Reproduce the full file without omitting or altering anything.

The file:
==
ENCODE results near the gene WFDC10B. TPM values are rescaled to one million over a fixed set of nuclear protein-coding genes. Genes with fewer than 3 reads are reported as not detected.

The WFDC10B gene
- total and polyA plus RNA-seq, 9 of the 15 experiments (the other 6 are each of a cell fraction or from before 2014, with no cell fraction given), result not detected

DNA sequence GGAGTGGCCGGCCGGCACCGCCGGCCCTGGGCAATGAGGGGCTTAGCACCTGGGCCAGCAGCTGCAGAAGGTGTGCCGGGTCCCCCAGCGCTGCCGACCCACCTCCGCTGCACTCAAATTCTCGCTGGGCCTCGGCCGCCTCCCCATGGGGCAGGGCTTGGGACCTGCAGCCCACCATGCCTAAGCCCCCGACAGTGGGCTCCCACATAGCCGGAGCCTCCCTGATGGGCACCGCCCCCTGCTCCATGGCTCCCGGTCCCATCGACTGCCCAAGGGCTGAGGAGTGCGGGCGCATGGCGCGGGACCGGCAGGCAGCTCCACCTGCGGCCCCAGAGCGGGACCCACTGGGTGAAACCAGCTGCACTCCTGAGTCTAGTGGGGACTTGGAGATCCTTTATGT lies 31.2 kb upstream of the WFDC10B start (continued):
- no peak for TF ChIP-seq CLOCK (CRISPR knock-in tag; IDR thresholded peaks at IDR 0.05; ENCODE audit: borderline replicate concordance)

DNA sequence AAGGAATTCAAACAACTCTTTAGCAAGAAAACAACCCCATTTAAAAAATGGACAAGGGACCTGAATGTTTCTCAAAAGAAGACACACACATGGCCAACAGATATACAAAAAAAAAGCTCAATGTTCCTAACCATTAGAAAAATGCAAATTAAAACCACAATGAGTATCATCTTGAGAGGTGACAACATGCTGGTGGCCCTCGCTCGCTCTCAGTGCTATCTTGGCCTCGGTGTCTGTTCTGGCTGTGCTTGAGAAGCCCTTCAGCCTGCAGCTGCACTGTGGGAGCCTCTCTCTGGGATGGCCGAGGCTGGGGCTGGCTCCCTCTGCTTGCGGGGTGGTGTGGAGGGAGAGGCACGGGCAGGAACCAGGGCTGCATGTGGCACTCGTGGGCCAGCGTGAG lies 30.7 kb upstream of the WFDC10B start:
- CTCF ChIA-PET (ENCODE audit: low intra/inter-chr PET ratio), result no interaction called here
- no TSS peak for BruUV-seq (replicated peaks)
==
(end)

ENCODE results near the gene WFDC10B. TPM values are rescaled to one million over a fixed set of nuclear protein-coding genes. Genes with fewer than 3 reads are reported as not detected.

The WFDC10B gene
- total and polyA plus RNA-seq, 9 of the 15 experiments (the other 6 are each of a cell fraction or from before 2014, with no cell fraction given), result not detected

DNA sequence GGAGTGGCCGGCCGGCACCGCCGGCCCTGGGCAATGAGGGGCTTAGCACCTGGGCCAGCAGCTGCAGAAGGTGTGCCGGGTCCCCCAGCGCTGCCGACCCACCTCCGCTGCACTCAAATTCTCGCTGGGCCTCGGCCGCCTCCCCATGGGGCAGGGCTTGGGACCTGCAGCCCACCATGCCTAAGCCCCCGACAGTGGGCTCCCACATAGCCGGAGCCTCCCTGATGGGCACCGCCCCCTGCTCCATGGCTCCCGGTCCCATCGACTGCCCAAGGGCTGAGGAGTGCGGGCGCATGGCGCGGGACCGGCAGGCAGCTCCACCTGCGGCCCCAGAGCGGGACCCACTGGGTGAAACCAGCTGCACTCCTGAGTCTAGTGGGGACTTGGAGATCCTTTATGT lies 31.2 kb upstream of the WFDC10B start (continued):
- no peak for TF ChIP-seq CLOCK (CRISPR knock-in tag; IDR thresholded peaks at IDR 0.05; ENCODE audit: borderline replicate concordance)

DNA sequence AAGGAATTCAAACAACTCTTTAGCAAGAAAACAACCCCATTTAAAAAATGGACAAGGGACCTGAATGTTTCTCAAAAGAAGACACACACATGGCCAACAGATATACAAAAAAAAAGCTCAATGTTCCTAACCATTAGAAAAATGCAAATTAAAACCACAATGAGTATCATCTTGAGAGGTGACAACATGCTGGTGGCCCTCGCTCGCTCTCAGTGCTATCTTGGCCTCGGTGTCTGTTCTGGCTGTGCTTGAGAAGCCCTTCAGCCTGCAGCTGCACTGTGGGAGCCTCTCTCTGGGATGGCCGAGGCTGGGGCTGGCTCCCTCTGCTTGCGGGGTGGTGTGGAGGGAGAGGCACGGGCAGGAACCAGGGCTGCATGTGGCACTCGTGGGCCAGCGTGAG lies 30.7 kb upstream of the WFDC10B start:
- CTCF ChIA-PET (ENCODE audit: low intra/inter-chr PET ratio), result no interaction called here
- no TSS peak for BruUV-seq (replicated peaks)